US Private Payrolls Beat Expectations in September

By Reuters
Reuters
Reuters
October 6, 2021 Updated: October 6, 2021

WASHINGTON—U.S. private payrolls increased more than expected in September as COVID-19 infections started subsiding, boosting hiring at restaurants and other high-contact businesses.

Private payrolls increased by 568,000 jobs last month, the ADP National Employment Report showed on Wednesday. Data for August was revised lower to show 340,000 jobs added instead of the initially reported 374,000. Economists polled by Reuters had forecast private payrolls would increase by 428,000 jobs.

“Stronger job growth in September could indicate that the drag on hiring from the recent increase in coronavirus cases is fading,” said Gus Faucher, chief economist at PNC Financial in Pittsburgh, Pennsylvania.Employment gains averaged 410,000 jobs in the third quarter, a slowdown compared to the second-quarter average of 748,000. Last month, the leisure and hospitality industry added 226,000 jobs after creating 155,000 positions in August.

Manufacturing payrolls increased by 49,000 jobs, while hiring at construction sites also rose by 49,000. Job gains in other sector were modest. Large firms accounted for the bulk of job creation last month, followed by medium-sized companies. Small business hiring climbed by 63,000 after rising 61,000 in August.

The ADP report is jointly developed with Moody’s Analytics and was published ahead of the Labor Department’s more comprehensive and closely watched employment report for September on Friday.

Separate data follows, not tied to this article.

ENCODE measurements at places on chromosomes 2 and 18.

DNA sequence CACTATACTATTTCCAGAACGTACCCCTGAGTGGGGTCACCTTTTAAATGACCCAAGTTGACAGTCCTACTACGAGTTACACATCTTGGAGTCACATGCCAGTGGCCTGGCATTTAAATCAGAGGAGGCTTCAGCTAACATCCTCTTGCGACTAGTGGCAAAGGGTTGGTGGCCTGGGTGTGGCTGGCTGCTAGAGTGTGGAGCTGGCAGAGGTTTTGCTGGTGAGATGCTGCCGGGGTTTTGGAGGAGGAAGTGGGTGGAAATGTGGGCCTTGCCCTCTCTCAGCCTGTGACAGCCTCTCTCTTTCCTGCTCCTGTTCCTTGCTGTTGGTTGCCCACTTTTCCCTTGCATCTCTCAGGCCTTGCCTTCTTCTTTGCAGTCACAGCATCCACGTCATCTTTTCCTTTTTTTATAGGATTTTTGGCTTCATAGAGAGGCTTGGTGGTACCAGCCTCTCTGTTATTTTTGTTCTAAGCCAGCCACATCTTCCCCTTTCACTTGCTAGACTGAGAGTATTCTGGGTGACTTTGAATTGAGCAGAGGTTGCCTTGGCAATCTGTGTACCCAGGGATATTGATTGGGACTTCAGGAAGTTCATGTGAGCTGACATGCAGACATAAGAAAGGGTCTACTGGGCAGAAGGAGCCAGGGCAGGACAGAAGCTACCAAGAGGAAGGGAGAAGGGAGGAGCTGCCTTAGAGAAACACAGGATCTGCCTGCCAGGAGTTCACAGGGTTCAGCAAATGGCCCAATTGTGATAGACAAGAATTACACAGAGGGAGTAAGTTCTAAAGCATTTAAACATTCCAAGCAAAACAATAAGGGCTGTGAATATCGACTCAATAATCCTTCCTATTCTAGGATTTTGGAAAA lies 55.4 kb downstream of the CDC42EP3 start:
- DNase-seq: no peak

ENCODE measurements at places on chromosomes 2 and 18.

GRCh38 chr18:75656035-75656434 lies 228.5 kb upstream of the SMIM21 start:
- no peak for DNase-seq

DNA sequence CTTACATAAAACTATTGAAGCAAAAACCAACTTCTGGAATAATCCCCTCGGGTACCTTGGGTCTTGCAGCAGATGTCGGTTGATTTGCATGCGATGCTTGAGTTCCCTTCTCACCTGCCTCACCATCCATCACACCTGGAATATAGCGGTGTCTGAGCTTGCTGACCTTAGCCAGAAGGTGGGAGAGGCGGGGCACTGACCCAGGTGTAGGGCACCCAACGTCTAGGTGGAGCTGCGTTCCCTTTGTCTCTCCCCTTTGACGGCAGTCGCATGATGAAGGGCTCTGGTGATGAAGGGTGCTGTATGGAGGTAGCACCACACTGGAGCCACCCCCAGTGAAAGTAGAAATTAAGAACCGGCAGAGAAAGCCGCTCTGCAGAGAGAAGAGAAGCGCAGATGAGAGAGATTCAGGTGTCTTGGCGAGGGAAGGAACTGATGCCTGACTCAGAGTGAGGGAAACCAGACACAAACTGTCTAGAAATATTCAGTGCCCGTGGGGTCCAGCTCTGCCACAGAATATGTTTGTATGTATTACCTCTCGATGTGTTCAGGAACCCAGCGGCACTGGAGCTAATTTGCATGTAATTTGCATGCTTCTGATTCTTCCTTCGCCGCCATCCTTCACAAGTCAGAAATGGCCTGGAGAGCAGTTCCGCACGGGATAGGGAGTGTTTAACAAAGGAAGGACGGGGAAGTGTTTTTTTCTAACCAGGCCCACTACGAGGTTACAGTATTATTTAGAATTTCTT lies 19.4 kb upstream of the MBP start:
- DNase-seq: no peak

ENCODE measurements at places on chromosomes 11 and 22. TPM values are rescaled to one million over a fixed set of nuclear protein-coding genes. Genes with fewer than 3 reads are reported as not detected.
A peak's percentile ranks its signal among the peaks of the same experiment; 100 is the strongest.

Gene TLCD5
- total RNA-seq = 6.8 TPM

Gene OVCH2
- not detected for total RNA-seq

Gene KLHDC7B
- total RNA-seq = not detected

Though it flagged the sharp slowdown in job growth in August, it largely has a poor record predicting the private payrolls count in the department’s Bureau of Labor Statistics (BLS) employment report because of methodology differences.

hiring
A Now Hiring near the entrance to a Ross department store in Hallandale, Fla., on Sept. 21, 2021. (Joe Raedle/Getty Images)

“Today’s number broadly supports our view that the labor market is continuing to recover and that job growth picked up in September relative to August, but the ADP report has not been a very reliable predictor of the BLS data,” said Daniel Silver, an economist at JPMorgan in New York.

Attention now shifts to September’s government employment report, which will be crucial for the Federal Reserve after the U.S. central bank signaled last month that it would likely begin reducing its monthly bond purchases as soon as November.

Economists say the bar is low after Fed Chair Jerome Powell, said last month that the economy was one “decent” monthly employment report short of meeting the threshold for tapering its massive bond buying program.

According to a Reuters survey of economists, nonfarm payrolls likely increased by 473,000 jobs in September. The economy created 235,000 jobs in August, the fewest in seven months. The unemployment rate is forecast dipping to 5.1 percent from 5.2 percent in August.

“It looks like the gain in employment will qualify as ‘decent’,” said Paul Ashworth, chief economist at Capital Economics in Toronto.

But labor market indicators were mixed in September. A survey from the Conference Board last week showed consumers’ views of current labor market conditions softened.

The number of people on state unemployment rolls fell in mid-September relative to mid-August. The Institute for Supply Management’s measure of manufacturing employment rebounded last month after contracting in August. But the ISM’s gauge of services industry employment slipped, with businesses reporting that “labor shortages (were) experienced at all levels.”

By Lucia Mutikani

Reuters